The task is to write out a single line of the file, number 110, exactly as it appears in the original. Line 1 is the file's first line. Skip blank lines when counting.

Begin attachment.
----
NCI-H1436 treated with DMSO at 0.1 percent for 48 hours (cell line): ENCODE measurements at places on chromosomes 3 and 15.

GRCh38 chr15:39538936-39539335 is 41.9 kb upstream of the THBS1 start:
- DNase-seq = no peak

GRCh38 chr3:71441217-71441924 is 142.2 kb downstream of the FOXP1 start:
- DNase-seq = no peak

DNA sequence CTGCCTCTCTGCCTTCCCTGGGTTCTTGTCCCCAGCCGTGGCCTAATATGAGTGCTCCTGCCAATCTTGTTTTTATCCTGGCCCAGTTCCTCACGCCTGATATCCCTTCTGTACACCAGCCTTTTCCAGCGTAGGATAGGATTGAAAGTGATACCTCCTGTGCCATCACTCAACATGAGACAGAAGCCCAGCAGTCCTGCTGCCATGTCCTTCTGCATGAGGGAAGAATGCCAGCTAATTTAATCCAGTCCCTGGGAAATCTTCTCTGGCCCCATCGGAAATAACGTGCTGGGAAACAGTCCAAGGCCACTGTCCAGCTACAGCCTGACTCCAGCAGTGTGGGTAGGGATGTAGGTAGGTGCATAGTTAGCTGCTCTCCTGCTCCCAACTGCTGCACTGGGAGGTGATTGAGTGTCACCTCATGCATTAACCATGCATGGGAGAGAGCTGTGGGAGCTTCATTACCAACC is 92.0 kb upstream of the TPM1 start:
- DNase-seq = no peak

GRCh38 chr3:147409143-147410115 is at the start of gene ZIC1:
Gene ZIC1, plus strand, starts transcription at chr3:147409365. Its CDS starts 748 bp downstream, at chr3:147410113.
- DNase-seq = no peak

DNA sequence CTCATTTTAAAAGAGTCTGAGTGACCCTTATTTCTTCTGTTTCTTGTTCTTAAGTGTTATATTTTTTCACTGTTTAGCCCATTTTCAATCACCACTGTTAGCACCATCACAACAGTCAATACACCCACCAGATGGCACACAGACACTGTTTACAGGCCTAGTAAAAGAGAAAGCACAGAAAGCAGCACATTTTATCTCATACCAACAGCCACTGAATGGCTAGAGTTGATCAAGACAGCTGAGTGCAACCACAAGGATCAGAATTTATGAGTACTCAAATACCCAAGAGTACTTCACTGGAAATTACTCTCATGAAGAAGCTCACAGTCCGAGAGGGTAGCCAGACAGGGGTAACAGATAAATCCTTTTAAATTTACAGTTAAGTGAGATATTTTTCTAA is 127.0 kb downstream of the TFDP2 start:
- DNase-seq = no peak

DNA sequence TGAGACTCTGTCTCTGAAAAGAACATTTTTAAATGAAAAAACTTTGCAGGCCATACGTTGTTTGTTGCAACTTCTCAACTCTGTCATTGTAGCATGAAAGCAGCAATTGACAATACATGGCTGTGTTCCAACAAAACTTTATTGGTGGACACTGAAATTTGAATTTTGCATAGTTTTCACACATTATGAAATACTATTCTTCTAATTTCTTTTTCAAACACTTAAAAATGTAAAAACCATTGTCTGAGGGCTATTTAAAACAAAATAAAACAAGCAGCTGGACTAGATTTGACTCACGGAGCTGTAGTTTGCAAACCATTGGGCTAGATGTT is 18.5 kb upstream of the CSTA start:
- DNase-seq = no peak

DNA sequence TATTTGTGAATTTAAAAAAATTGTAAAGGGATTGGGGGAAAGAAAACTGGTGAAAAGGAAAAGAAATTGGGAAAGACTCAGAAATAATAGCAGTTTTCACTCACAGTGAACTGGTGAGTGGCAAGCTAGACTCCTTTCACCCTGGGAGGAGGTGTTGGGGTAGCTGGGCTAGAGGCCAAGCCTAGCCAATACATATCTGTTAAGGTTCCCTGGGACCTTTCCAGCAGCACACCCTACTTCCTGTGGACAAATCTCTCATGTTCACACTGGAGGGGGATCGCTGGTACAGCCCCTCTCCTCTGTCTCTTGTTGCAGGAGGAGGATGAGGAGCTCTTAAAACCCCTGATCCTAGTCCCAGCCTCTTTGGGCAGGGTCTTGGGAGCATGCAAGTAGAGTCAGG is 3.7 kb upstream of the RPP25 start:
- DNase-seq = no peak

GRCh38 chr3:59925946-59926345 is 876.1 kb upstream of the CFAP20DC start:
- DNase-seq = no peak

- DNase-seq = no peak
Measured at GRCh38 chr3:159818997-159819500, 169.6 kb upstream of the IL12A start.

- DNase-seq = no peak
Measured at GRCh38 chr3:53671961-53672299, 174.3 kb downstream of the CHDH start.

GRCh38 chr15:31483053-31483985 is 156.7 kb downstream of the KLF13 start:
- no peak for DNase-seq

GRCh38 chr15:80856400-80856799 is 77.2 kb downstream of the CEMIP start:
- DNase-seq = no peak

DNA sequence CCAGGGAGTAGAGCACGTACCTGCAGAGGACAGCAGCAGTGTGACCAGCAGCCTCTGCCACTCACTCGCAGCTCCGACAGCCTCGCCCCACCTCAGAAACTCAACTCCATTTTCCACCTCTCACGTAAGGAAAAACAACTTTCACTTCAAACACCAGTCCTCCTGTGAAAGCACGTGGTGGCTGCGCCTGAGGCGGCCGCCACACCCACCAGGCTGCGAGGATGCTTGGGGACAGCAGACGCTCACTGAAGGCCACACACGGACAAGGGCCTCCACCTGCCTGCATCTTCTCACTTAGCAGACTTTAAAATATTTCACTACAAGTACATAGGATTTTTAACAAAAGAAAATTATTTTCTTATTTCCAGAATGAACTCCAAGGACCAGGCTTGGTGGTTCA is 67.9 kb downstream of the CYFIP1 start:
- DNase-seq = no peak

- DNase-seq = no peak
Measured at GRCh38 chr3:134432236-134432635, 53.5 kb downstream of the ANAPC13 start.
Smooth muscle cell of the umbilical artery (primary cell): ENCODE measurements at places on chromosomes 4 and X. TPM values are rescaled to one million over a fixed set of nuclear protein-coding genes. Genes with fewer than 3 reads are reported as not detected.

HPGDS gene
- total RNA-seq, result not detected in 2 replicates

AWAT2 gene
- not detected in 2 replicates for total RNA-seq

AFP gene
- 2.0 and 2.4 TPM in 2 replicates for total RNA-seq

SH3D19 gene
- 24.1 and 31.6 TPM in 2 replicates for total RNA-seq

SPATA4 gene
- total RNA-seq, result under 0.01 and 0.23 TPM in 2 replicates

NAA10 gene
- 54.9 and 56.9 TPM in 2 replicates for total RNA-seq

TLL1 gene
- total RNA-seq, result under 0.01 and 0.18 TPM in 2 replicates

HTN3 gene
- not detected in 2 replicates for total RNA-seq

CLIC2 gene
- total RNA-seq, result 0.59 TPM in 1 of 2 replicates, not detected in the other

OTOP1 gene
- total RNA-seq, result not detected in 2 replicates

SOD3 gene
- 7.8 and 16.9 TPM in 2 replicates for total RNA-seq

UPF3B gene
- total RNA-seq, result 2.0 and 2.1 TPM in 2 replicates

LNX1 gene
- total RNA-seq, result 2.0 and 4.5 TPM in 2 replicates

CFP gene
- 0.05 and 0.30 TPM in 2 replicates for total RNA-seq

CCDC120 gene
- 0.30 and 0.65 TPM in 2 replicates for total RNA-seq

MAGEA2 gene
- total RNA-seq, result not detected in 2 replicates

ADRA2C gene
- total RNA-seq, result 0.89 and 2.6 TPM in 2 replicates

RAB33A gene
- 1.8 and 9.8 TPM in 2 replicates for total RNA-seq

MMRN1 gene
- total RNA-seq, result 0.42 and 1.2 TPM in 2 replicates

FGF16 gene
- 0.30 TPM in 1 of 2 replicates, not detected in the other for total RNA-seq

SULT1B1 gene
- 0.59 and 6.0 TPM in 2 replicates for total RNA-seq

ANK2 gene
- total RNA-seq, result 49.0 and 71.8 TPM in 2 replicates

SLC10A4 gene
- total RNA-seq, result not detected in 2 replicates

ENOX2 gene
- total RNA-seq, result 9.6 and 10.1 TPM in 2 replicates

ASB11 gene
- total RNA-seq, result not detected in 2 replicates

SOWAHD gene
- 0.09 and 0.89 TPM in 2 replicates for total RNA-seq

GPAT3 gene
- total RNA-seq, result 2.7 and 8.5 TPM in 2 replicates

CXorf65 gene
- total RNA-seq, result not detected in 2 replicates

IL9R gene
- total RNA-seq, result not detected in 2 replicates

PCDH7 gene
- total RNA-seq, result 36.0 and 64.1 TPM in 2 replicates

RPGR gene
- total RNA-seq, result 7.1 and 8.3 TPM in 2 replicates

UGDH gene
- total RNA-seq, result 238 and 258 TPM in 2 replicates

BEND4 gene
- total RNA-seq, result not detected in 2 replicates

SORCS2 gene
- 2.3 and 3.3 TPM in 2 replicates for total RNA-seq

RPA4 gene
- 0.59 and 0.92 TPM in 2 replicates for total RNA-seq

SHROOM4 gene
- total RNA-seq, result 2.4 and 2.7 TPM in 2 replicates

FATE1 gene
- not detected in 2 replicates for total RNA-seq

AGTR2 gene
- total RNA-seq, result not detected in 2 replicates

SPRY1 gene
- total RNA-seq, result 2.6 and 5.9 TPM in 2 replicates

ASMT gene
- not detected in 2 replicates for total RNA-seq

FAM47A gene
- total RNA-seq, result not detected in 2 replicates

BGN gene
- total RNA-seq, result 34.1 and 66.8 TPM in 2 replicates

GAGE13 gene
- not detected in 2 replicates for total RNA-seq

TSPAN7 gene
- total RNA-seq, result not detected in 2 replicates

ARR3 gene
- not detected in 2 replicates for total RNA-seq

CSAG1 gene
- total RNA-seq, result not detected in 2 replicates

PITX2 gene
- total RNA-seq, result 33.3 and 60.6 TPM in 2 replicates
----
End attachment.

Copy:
ASMT gene